LOUISVILLE, Ky. (AP) — Louisville, Kentucky, police said Monday that they had canceled vacations and were setting up barricades in preparation for the state attorney general's announcement about whether he will charge officers in Breonna Taylor's shooting death.
A statement from the department said all requests for vacation and days off were being canceled "until further notice" as the city awaits Attorney General Daniel Cameron's announcement. "It is important to note that (Cameron) has said there is no timetable for the announcement," the statement added.
Cameron said earlier this month that "an investigation, if done properly, cannot follow a certain timeline."
"When the investigation concludes and a decision is made, we will provide an update about an announcement," he said.
Taylor, an emergency medical worker, was shot eight times on March 13 by officers who entered her home using a no-knock warrant during a narcotics investigation. The warrant used was connected to a suspect who did not live there, and no drugs were found inside. The use of no-knock warrants has since been banned by Louisville's Metro Council.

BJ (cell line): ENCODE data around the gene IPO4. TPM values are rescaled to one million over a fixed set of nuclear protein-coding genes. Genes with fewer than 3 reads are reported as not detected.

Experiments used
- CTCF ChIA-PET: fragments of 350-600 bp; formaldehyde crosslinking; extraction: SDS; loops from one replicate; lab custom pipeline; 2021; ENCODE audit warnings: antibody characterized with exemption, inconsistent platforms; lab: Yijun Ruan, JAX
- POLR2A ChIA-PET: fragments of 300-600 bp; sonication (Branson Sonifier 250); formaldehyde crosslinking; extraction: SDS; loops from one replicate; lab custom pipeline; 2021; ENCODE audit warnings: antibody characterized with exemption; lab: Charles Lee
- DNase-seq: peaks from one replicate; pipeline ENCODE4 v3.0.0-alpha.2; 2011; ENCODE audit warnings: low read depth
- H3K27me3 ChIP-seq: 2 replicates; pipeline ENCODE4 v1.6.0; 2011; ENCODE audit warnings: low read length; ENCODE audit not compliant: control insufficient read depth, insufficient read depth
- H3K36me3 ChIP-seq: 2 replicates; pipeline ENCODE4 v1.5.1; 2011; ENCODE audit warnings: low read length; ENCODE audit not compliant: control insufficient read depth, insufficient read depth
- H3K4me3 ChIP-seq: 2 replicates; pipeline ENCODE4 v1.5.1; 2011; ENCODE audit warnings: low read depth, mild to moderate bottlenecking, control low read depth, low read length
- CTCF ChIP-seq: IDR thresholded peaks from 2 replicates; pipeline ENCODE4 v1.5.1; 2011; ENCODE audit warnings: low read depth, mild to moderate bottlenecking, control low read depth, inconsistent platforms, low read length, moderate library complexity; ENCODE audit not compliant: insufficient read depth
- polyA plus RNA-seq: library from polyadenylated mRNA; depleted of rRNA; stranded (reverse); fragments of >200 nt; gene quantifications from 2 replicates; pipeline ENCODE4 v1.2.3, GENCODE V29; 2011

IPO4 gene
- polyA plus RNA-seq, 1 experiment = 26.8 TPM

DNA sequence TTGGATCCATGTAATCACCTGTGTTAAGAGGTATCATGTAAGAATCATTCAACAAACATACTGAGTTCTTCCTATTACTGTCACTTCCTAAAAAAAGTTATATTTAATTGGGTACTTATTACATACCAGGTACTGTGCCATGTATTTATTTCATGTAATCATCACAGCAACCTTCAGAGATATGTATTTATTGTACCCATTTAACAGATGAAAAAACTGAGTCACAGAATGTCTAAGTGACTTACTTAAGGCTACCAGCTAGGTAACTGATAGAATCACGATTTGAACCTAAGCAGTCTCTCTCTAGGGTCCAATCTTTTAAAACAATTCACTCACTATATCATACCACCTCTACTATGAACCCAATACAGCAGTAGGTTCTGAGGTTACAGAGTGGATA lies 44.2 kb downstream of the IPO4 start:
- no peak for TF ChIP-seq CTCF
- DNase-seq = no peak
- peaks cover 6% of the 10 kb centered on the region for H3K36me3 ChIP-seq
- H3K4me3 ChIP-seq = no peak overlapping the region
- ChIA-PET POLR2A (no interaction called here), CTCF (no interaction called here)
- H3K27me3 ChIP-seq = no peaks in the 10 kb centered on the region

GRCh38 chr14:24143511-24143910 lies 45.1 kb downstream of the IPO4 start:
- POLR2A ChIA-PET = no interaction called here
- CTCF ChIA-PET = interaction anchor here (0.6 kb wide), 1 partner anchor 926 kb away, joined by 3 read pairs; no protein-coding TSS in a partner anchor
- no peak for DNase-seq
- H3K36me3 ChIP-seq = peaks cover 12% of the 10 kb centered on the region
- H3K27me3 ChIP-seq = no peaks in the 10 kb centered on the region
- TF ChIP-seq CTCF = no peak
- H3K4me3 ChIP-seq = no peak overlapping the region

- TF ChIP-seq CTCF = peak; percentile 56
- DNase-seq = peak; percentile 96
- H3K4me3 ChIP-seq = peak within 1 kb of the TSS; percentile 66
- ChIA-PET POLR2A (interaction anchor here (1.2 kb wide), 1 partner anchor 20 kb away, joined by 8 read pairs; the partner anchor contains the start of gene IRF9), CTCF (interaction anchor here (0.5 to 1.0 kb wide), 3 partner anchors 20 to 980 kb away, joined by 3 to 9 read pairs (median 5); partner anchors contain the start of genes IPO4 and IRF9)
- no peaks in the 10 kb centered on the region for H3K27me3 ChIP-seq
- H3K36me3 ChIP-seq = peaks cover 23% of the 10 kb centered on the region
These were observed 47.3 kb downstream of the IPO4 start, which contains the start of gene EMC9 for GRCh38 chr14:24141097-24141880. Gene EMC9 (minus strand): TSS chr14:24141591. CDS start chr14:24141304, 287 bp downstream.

Large protests over Taylor's death that at times became violent erupted in late May in the city but most demonstrations since then have been peaceful, including a massive march outside the Kentucky Derby earlier this month. Celebrities, athletes, activists and Taylor's family have for months pushed Cameron to criminally charge the officers involved in the raid.
Police said in the statement that they are erecting some barricades in the downtown area. Many of the protests have been at a downtown park and city hall.
Federal officials have closed the federal courthouse and other federal buildings for the week.